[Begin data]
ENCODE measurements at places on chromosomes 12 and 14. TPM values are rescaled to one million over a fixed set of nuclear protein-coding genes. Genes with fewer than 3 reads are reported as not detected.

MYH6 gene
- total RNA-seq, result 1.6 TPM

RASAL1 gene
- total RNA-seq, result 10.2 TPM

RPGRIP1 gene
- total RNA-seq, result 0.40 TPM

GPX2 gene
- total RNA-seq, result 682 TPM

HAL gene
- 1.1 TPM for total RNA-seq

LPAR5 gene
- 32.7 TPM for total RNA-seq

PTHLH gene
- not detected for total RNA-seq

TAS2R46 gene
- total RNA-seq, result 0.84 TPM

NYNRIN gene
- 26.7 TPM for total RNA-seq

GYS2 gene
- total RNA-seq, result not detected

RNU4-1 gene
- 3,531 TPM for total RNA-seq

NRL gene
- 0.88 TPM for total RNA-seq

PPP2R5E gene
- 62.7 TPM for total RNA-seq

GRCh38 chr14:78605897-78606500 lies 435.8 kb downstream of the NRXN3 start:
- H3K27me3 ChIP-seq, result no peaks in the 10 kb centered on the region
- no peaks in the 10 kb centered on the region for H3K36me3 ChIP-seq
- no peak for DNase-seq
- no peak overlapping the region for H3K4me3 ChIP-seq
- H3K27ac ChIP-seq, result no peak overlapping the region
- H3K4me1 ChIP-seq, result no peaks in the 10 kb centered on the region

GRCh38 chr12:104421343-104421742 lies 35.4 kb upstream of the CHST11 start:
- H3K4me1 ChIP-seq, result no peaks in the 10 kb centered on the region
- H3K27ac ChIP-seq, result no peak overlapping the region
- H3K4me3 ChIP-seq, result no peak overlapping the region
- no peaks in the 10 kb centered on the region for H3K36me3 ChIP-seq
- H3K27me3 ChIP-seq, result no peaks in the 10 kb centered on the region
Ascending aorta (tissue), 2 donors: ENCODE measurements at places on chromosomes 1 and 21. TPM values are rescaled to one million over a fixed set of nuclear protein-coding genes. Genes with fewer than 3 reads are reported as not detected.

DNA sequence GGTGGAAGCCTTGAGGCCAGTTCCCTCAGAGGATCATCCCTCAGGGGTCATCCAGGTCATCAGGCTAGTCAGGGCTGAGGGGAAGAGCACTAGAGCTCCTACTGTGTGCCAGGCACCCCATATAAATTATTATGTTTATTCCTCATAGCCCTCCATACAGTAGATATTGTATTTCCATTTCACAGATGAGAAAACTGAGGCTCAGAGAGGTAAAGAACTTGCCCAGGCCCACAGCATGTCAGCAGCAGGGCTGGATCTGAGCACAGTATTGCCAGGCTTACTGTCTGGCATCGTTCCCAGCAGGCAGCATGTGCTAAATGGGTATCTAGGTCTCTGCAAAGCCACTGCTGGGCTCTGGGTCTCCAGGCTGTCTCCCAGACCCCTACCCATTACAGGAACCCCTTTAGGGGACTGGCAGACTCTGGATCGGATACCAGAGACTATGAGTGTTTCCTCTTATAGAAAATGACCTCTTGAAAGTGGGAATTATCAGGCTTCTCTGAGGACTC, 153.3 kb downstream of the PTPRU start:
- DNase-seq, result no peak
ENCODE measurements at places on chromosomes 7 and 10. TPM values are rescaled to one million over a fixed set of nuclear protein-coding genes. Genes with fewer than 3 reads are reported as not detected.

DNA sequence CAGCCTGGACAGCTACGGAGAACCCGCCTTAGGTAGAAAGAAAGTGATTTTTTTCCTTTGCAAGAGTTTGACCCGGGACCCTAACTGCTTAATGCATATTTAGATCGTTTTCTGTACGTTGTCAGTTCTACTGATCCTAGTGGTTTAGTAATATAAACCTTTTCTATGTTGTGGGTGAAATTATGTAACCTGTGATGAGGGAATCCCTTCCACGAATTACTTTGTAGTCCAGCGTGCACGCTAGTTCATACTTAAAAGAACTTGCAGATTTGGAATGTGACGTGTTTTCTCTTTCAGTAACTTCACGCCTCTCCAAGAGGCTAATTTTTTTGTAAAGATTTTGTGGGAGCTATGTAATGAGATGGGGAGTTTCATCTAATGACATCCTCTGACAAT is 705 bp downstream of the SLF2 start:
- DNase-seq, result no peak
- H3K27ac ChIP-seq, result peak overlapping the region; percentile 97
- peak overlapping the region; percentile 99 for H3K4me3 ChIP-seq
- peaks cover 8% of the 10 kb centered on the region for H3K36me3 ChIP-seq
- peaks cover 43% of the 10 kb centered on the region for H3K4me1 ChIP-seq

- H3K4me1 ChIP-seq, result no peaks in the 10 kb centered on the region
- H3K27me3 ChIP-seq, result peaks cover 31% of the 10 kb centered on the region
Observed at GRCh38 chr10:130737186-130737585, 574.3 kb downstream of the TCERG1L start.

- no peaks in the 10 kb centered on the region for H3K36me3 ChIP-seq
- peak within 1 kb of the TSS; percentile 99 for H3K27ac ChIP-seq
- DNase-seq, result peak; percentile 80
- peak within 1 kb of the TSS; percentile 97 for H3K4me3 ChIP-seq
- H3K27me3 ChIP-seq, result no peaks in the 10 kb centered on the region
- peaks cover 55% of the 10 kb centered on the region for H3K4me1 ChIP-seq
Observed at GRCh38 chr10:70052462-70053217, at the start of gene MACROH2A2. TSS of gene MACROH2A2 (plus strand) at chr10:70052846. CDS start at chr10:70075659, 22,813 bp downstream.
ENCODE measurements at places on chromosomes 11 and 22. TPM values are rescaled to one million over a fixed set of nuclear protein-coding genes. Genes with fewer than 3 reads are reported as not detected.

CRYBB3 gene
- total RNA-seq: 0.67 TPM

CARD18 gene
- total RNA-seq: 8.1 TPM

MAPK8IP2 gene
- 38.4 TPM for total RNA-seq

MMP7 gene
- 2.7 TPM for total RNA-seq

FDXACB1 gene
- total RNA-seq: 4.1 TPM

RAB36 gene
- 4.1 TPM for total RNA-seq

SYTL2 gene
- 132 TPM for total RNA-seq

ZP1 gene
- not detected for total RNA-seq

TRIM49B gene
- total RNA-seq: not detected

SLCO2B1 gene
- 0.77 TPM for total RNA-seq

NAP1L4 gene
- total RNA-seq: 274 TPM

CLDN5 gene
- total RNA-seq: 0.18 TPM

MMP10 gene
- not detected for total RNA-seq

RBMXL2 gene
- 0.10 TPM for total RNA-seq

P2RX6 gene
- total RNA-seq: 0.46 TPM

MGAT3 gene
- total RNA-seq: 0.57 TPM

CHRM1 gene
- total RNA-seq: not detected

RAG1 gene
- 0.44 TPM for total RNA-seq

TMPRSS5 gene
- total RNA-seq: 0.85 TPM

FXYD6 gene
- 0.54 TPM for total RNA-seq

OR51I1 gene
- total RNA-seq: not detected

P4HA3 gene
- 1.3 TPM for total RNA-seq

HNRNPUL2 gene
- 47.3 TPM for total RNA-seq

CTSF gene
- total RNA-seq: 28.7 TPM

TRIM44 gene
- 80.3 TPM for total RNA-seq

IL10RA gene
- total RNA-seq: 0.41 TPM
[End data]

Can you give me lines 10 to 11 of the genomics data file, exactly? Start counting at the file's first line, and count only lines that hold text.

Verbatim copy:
HAL gene
- 1.1 TPM for total RNA-seq